Press "Enter" to skip to content

Renew Missouri urges Boone County to reject proposed wind ordinances 

  

Renew Missouri is urging the Boone County government to reject proposed wind ordinances that it says would effectively prohibit turbines in the area. 

The Columbia-based clean energy policy group is opposed to a proposal drafted by the county’s Office of Research Management outlining regulations and procedures for companies operating wind farms within the county limit. James Owen, Renew Missouri’s executive director, said the restrictions would essentially ban wind turbines in the county.

“This appears to be designed to look like a reasonable restriction when it is in fact an attempt to prevent wind turbines in this county — a county that says it’s all for clean energy and a city that implements an aggressive climate action plan,” Owen told The Missouri Times. 

Owen said the ordinances would restrict the operation of wind farms within 1,750 feet of residential property, stifling possible economic benefit for the county and property owners alike. According to Owen, nearby Adair County expected more than $32 million in revenue from wind turbines over the next 20 years while farmers benefited financially from the projects as well. Ameren Missouri is investing in wind farms across the state as well, creating additional jobs and substantial investments in clean energy.  

“We’re not saying you can’t have restrictions or ordinances but have something that could allow development to happen,” he said. “It’s not just the tax revenue that would come into this county; there are farmers who are wanting to lease this property to potential companies. There’s a real economic benefit here to the county and the tax base, and I think that’s being ignored by these people who think we can’t use that money.”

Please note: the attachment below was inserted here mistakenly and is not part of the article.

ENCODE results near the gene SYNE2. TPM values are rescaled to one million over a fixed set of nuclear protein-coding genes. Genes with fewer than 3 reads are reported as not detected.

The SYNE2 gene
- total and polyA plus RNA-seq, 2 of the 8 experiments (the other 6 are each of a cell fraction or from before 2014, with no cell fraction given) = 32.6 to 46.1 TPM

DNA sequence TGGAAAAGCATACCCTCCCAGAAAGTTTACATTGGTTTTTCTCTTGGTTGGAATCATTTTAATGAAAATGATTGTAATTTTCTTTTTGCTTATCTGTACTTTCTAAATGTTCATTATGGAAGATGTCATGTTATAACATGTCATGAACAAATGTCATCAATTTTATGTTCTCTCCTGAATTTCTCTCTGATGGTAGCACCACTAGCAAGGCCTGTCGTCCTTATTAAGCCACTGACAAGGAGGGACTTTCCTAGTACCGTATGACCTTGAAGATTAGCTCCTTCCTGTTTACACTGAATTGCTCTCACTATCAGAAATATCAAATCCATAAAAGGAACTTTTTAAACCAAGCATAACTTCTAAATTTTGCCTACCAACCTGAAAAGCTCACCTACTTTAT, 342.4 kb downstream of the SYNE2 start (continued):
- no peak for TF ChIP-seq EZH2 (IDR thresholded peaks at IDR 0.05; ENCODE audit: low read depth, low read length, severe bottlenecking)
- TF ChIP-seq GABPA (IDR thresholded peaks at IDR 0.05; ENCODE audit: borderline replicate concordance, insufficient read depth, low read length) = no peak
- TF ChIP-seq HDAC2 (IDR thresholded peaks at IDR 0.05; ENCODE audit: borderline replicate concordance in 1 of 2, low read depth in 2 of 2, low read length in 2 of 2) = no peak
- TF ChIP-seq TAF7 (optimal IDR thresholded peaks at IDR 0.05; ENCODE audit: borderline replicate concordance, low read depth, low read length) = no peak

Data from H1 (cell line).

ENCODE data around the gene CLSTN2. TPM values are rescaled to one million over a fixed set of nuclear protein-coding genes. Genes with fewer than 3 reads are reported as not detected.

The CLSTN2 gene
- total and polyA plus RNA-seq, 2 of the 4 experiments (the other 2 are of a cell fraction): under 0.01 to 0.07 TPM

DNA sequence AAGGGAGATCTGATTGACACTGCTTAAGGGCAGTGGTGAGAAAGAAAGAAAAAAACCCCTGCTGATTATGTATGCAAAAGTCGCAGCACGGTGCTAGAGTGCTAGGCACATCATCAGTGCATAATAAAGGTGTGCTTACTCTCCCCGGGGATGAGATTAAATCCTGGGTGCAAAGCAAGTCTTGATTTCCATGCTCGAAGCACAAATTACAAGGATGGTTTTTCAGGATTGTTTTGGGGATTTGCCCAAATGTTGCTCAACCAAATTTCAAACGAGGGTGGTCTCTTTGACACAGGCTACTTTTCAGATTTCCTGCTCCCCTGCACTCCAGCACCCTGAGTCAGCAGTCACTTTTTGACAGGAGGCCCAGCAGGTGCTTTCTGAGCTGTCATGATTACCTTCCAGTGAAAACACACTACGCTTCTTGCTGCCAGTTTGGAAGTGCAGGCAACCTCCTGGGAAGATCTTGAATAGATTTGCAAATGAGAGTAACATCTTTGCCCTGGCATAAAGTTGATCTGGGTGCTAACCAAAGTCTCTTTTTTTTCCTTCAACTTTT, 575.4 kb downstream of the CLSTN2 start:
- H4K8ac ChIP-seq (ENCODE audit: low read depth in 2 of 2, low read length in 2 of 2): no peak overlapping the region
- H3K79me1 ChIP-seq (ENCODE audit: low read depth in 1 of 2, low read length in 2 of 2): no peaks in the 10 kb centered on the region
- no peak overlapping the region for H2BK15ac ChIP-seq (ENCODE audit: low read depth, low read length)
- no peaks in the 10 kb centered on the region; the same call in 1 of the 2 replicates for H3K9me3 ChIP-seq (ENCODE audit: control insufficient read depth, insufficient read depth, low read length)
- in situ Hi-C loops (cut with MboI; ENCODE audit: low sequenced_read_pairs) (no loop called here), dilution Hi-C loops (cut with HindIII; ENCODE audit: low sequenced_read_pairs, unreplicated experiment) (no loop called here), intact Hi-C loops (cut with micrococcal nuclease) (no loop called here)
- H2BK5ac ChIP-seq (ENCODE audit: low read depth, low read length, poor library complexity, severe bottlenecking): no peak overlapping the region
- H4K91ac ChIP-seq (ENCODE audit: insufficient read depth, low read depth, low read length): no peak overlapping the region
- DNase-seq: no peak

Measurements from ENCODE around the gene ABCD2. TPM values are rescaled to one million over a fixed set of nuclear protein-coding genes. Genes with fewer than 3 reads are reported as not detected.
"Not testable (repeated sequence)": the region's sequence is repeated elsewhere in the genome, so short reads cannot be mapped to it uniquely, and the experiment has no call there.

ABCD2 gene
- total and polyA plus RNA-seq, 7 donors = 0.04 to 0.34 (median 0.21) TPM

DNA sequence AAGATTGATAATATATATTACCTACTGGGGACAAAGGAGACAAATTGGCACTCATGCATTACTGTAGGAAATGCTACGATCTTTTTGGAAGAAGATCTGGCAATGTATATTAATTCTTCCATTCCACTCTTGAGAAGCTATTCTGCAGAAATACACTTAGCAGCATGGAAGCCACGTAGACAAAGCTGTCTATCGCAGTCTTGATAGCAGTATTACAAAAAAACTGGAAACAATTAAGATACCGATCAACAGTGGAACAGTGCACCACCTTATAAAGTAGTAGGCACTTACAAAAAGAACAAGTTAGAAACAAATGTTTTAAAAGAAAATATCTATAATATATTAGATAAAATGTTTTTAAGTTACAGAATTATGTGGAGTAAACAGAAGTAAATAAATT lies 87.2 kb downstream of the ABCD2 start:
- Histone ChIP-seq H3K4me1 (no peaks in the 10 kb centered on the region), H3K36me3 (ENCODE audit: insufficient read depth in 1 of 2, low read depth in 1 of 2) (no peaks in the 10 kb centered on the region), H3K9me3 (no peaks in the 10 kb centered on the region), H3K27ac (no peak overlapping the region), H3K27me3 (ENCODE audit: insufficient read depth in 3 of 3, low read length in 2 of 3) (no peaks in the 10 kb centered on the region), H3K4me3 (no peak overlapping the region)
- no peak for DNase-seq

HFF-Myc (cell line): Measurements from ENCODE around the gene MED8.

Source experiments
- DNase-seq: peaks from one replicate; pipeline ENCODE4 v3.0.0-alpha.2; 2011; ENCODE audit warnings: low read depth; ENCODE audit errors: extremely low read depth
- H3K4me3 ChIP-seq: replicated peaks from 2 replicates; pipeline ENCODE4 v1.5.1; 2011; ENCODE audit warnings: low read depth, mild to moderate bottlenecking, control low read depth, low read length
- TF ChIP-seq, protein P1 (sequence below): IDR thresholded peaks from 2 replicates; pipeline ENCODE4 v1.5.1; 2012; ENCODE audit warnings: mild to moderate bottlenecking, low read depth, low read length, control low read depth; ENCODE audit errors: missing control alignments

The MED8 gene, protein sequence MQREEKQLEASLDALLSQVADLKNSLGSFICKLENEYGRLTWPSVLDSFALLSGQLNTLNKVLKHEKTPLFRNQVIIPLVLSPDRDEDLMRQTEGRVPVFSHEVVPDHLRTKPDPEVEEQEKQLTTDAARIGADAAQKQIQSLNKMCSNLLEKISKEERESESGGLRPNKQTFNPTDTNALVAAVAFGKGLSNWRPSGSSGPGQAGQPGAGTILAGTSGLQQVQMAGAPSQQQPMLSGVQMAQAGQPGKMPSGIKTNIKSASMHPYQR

Owen noted farmers and local schools faced economic hardships over the last year, with some districts moving to four-day school weeks due to a lack of funding. Owen said the revenue from wind farms could bolster the county’s infrastructure, a mechanism other communities are encouraging. 

“From the way this reads to us, it is designed to ensure it never gets done here,” he said. “When you look at other counties that are doing this, you are seeing the potential to bring in millions of dollars in property tax revenue over the next 20 to 30 years that could fund roads, bridges, schools — other counties not only allow these projects, they have economic enterprise zones that encourage them.”

The Boone County Planning and Zoning Commission is conducting public hearings over the proposal Thursday. Two more hearings are scheduled for later this month.